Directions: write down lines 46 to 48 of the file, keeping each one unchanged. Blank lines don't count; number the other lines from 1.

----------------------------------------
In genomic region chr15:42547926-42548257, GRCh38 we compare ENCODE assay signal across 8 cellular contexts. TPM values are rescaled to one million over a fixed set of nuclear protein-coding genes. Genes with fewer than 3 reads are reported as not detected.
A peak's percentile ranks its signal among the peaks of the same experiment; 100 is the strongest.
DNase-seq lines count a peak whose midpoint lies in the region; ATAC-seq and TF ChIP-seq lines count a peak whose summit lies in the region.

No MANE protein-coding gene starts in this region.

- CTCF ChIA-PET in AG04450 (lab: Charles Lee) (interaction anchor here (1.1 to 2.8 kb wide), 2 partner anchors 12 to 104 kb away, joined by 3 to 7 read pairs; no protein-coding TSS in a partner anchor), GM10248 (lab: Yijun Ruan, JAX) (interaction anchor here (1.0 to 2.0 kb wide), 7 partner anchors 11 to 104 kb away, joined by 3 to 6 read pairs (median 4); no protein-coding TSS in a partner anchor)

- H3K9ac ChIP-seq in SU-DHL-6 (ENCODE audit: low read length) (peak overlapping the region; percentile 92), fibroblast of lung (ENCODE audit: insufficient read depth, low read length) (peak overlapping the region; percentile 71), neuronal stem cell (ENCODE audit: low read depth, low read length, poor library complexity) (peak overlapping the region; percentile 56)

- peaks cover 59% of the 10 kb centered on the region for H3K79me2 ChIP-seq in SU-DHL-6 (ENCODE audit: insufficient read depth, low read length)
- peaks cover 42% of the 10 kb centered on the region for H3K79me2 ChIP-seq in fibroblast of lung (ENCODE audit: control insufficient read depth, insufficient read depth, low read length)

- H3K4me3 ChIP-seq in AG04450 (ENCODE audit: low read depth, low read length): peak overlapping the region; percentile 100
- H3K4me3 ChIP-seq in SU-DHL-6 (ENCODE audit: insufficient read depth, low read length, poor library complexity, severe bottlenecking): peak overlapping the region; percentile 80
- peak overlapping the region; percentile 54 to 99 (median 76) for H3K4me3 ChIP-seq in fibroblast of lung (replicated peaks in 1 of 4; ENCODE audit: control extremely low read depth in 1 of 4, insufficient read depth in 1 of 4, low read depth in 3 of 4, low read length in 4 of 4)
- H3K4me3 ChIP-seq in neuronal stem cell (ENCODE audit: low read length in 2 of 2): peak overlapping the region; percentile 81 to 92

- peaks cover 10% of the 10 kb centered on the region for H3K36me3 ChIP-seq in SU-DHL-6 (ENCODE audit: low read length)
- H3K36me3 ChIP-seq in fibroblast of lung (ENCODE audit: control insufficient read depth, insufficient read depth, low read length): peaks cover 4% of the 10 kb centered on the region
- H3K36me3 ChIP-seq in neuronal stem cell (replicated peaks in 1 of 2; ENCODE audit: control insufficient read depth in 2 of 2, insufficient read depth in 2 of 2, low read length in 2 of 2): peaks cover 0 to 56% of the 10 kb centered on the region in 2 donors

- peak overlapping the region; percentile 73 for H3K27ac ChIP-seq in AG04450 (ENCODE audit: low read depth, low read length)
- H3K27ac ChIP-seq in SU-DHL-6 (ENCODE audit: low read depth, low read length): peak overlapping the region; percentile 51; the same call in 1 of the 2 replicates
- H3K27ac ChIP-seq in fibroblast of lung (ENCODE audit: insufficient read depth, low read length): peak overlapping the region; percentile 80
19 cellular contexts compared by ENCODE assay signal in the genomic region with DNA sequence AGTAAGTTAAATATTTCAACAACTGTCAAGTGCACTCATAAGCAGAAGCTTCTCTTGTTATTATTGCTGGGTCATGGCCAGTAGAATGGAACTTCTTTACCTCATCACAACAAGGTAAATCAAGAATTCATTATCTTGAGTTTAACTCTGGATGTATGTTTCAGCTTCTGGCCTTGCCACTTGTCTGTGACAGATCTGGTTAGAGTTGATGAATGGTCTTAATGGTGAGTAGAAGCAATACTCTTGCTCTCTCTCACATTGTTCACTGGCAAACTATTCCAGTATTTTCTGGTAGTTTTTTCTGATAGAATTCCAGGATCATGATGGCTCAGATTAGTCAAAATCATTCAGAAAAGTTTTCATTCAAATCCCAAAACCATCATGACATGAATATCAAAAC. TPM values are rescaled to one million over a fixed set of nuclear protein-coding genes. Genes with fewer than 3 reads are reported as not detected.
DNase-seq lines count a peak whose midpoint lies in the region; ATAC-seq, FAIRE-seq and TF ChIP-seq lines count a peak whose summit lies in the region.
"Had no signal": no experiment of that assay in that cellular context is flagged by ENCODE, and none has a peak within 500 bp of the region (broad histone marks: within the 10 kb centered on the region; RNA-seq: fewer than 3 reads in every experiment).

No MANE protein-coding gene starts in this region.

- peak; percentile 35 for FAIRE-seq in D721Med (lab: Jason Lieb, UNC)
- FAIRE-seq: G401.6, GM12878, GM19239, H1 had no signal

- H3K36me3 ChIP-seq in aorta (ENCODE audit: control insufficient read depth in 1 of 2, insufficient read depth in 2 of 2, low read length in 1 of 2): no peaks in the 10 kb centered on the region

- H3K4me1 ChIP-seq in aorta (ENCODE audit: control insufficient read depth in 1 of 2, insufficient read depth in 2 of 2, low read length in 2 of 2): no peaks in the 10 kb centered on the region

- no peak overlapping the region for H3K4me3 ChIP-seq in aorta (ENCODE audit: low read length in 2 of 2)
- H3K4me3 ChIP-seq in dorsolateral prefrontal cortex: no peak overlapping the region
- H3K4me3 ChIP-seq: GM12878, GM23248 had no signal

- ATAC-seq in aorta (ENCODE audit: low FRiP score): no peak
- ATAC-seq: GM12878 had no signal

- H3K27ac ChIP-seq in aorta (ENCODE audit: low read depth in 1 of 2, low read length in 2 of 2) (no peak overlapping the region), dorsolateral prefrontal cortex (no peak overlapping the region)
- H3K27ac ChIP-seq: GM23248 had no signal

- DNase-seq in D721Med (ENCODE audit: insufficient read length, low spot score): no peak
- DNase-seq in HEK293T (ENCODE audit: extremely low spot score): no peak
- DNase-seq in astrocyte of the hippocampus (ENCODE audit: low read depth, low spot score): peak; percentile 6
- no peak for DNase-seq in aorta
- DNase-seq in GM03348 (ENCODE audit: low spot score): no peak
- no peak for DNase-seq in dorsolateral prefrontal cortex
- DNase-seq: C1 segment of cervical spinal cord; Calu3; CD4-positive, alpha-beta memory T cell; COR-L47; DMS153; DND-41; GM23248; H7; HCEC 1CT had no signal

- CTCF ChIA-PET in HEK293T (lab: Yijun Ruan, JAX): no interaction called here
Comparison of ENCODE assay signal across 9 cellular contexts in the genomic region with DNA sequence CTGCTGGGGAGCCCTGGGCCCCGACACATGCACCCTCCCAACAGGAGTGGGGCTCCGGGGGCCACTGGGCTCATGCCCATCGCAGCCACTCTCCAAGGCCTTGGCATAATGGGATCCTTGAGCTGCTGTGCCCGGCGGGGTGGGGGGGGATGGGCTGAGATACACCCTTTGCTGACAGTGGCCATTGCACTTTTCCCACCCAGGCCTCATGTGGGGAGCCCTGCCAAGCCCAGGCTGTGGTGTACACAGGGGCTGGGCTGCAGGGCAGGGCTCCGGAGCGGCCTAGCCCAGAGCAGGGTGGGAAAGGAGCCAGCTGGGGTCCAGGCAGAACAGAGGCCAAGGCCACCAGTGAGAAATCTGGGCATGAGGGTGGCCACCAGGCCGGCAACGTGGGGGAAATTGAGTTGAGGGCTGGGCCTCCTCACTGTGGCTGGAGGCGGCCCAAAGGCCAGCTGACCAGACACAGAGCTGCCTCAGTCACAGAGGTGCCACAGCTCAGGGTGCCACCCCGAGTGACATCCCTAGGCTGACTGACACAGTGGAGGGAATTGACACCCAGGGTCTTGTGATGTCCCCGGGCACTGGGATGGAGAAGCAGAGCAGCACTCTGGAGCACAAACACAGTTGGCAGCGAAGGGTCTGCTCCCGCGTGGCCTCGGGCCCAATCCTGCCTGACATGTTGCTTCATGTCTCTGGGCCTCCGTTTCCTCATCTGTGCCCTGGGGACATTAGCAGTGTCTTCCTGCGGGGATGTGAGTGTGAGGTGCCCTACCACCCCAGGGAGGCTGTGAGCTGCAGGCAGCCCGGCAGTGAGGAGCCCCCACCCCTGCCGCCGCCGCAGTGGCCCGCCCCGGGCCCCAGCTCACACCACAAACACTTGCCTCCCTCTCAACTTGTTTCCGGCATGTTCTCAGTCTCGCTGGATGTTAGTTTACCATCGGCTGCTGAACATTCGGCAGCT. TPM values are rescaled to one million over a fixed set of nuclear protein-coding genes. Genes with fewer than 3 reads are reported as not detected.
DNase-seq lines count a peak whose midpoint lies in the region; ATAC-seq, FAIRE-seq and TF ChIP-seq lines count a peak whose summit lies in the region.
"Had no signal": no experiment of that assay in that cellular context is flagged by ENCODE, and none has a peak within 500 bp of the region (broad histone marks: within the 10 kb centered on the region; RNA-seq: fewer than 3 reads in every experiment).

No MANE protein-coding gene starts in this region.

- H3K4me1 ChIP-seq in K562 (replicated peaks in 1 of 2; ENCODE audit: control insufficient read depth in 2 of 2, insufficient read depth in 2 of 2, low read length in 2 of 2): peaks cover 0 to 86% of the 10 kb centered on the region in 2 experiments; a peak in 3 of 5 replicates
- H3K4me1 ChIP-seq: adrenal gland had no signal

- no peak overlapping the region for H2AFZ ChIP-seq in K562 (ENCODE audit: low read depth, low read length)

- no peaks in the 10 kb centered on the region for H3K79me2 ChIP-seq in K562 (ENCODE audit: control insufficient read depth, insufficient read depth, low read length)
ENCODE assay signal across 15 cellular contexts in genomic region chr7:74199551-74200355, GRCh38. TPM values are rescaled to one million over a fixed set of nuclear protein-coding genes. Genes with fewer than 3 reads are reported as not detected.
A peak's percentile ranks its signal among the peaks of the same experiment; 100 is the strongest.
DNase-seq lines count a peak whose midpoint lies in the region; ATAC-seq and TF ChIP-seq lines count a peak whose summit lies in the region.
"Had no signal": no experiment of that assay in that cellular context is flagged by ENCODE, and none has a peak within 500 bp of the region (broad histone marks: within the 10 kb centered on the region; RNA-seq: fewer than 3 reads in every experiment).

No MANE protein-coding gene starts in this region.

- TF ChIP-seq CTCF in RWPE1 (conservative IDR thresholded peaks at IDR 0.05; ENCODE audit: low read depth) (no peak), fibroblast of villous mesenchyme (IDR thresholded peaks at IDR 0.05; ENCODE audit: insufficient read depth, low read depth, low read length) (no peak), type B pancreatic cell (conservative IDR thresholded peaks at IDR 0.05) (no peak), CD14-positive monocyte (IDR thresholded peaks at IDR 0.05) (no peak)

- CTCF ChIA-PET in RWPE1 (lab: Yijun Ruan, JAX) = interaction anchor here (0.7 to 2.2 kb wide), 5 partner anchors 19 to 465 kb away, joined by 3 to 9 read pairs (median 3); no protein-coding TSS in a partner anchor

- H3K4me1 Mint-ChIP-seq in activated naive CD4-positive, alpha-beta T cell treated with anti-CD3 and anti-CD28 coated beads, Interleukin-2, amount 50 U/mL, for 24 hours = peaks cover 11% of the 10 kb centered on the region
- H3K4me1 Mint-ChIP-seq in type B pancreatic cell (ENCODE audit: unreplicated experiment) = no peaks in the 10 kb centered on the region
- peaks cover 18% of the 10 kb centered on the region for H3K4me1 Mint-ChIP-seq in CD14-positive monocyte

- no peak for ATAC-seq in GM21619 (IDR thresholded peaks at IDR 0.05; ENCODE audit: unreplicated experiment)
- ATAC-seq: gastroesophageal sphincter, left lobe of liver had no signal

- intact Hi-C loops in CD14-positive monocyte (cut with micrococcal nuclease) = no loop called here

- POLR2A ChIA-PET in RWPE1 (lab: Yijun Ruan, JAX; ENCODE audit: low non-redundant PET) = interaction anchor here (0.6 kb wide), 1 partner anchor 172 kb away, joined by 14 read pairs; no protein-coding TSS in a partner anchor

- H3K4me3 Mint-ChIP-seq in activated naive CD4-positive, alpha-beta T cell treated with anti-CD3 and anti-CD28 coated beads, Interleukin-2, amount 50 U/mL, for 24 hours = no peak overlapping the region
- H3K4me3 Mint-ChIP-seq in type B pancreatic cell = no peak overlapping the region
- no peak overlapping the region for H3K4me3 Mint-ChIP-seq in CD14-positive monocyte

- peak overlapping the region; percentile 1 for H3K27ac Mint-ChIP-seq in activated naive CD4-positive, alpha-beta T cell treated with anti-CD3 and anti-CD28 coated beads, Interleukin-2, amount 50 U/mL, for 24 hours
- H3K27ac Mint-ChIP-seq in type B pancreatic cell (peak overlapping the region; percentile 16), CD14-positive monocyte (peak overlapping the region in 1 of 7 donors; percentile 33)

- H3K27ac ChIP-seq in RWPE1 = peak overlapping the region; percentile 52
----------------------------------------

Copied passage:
- H3K4me1 ChIP-seq in K562 (replicated peaks in 1 of 2; ENCODE audit: control insufficient read depth in 2 of 2, insufficient read depth in 2 of 2, low read length in 2 of 2): peaks cover 0 to 86% of the 10 kb centered on the region in 2 experiments; a peak in 3 of 5 replicates
- H3K4me1 ChIP-seq: adrenal gland had no signal

- no peak overlapping the region for H2AFZ ChIP-seq in K562 (ENCODE audit: low read depth, low read length)